Remove the pit with a spoon and then using a knife cut length wise and then breadth wise of the light green flesh of the avocado without cutting the skin. Do this for the other half also and scoop out the flesh with a spoon. Sometimes the avocados have parts that have become over ripe and are blackish almost. I usually don't mind using them unless they look really bad.

Once you have it all scooped out, mash it with a fork till it is less chunky. Add in the chopped onion, tomato, chilli, salt, lime juice and coriander. Mix it well and eat it immediately - for two reasons one is that it's so good (!) and two is that avocado is best eaten when it is fresh. It can't really be stored once it is cut because it tends to become black quickly. It will look like a green mash with bursts of red and green.

The avocado has no particular taste when it is ripe, it takes on the flavour of whatever you add in. When unripe it is bitter. You can modify this recipe to your taste and add red chilli flakes or powder instead of the green or add half a clove of garlic even. The original recipe of guacamole also calls for sour cream which is totally unnecessary I think. Why spoil a perfectly natural food with sour cream?!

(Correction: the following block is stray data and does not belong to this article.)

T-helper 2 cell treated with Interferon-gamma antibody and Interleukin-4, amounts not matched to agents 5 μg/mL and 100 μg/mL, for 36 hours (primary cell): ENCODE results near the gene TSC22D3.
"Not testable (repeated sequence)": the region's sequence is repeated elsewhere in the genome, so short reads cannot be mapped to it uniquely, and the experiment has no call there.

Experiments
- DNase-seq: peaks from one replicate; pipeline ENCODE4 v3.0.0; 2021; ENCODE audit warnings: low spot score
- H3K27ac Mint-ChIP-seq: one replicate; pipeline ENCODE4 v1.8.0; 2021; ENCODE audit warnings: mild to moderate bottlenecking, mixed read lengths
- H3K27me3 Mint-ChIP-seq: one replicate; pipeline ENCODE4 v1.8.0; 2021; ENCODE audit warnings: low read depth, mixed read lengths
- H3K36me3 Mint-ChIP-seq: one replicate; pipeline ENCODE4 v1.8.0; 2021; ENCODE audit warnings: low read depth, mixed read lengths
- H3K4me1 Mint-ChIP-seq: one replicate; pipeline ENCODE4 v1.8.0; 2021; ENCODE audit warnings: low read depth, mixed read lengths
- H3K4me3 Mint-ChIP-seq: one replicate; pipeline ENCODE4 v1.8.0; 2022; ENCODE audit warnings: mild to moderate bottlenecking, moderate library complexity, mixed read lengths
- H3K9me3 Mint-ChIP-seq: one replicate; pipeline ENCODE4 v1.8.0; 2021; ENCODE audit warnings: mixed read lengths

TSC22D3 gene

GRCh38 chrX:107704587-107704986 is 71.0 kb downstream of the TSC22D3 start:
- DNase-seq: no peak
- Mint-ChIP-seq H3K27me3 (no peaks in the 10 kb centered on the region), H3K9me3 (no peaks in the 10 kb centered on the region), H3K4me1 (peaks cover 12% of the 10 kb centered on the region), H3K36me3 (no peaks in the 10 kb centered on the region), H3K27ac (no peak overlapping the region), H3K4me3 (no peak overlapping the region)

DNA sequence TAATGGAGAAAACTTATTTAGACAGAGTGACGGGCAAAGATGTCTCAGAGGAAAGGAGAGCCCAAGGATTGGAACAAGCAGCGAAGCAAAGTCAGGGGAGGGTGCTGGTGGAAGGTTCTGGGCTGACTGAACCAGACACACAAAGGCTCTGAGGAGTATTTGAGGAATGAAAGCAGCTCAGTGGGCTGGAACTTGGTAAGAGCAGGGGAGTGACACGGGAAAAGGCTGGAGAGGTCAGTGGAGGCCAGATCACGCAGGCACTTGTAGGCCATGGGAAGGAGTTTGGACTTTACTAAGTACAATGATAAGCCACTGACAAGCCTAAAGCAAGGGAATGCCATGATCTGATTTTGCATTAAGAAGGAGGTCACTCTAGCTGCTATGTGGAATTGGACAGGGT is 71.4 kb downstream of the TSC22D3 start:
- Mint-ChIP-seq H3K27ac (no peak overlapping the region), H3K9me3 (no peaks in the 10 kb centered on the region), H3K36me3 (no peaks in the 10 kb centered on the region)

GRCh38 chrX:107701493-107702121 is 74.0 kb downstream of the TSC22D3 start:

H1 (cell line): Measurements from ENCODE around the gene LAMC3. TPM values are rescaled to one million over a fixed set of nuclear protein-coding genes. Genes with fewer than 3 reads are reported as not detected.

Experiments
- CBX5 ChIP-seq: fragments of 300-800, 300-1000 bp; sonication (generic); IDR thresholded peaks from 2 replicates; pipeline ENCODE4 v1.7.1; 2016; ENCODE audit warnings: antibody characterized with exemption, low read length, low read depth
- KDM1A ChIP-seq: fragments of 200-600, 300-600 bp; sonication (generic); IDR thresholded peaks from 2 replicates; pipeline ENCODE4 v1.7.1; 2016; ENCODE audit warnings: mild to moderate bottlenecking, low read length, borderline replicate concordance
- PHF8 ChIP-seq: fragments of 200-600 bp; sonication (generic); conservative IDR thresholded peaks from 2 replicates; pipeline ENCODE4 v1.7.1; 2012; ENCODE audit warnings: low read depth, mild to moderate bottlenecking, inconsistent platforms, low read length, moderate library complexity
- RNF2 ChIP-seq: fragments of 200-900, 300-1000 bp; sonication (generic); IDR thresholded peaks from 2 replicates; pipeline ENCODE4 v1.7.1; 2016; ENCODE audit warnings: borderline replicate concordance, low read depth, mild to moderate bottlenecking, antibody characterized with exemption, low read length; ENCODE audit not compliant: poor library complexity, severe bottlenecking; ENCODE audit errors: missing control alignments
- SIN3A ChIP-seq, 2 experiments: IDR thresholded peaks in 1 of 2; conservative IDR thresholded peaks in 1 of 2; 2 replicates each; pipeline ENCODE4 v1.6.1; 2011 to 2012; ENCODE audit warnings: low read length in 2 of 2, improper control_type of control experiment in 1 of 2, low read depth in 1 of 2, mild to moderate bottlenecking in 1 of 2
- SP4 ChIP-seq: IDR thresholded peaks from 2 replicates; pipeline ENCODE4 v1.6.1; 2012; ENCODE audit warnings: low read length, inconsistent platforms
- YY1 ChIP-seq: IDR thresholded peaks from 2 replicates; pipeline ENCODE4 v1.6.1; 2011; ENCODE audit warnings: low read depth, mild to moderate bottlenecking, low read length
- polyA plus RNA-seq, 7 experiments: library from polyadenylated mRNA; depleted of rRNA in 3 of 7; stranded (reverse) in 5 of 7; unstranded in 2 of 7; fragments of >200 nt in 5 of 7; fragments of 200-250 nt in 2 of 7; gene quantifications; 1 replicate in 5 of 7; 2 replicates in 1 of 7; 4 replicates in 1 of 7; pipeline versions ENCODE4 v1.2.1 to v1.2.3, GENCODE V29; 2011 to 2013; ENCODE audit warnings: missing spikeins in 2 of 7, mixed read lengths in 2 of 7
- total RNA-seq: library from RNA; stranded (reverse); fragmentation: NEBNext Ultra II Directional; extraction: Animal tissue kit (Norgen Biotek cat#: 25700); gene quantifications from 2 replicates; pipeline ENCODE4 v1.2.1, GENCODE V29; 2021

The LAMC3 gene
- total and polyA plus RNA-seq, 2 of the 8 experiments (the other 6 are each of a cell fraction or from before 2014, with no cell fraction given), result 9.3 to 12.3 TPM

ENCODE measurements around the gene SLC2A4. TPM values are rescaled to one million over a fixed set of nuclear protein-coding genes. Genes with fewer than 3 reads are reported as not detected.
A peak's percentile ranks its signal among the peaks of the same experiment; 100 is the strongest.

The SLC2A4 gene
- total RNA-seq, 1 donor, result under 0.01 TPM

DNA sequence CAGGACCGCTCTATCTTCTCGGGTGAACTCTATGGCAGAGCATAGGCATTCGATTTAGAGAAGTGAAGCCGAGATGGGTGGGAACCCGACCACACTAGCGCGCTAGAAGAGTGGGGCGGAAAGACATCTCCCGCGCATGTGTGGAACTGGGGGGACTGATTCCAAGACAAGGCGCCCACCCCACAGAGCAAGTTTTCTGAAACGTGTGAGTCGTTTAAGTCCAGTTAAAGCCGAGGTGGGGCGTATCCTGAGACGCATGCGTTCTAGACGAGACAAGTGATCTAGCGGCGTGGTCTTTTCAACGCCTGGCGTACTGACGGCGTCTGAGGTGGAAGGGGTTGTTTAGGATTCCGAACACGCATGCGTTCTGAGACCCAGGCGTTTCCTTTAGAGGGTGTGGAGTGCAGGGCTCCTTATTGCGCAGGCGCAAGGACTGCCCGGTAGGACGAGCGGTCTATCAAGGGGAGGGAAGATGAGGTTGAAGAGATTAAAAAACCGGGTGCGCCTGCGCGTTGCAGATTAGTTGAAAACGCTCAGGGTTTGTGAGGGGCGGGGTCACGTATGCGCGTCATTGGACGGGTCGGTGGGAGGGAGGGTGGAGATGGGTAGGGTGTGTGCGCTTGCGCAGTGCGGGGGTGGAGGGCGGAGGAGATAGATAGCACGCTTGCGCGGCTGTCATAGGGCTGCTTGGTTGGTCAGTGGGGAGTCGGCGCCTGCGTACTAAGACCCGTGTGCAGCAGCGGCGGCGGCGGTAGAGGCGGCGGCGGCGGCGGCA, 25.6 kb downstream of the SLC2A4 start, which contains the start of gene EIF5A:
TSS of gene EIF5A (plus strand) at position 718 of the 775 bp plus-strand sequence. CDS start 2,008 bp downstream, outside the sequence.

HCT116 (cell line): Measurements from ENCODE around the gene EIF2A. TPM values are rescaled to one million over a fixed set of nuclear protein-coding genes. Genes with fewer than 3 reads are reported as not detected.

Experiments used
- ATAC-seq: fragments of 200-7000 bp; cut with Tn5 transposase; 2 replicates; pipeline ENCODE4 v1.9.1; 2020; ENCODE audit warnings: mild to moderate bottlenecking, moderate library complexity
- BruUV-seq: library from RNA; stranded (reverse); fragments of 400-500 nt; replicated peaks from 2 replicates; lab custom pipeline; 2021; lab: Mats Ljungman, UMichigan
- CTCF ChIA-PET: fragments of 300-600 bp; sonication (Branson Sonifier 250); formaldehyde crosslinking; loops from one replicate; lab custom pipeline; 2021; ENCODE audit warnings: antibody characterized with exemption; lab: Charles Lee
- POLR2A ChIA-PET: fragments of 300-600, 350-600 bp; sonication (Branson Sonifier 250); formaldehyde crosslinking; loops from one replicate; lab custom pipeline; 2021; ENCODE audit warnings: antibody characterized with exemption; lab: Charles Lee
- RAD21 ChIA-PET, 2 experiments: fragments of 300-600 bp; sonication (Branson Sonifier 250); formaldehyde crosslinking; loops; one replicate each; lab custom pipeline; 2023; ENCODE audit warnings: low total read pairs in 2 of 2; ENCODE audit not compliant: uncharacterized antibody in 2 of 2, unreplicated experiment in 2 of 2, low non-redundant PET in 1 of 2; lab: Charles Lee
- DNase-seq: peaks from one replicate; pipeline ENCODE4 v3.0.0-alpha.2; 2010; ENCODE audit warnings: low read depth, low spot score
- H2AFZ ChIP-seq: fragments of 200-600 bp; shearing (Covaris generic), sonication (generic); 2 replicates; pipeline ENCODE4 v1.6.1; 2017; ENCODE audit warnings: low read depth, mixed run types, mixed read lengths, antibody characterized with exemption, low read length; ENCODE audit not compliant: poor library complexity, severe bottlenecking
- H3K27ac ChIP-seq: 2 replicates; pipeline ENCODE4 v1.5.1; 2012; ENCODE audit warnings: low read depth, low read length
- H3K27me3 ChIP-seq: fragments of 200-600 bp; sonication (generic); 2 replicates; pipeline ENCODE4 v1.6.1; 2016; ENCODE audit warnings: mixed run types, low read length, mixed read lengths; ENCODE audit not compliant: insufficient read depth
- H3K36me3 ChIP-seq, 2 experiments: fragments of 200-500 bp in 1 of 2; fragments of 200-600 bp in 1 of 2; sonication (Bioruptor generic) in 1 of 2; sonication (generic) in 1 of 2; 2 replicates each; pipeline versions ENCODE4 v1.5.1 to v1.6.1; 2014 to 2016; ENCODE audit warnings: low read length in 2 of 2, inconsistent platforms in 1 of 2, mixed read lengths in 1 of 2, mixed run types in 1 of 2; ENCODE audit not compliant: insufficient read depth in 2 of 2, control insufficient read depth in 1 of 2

You could have it as it is or use it as a dip with khakra, roasted rotis, chips, carrots, cucumbers...


Bonus: How to grow your own avocado!

If you are as enthusiastic as me, save the seed and try growing it. I tried with four and now I have four plants growing and I can't wait for them to bear fruit. Takes at least 4 years I hear. Sigh!

So this is how you sprout the seed. First you have to figure out which side will sprout. If you feel the seed you will see that it is two halves under the brown skin. On one side there will be a slight discolouration and thats where it will sprout. That part had to be slightly immersed in water not drowned.

Take four toothpicks and put it into the seed on four sides with the discoloured side down. Place it on top of a small bowl so that the toothpicks hold the seed up. Put water into it and only cover half an inch of the bottom of the seed like this picture below.

This will take at least two weeks to sprout. Keep it in a warm dark place and let it do it's thing. I changed the water everyday. Slowly the seed will begin to split from below and a small root will emerge.

Keep changing the water and eventually you will need to change the bowl to accommodate the growing root and stem which springs upwards eventually. The picture on the right has the root jutting out and the stem coming out of the left of the seed.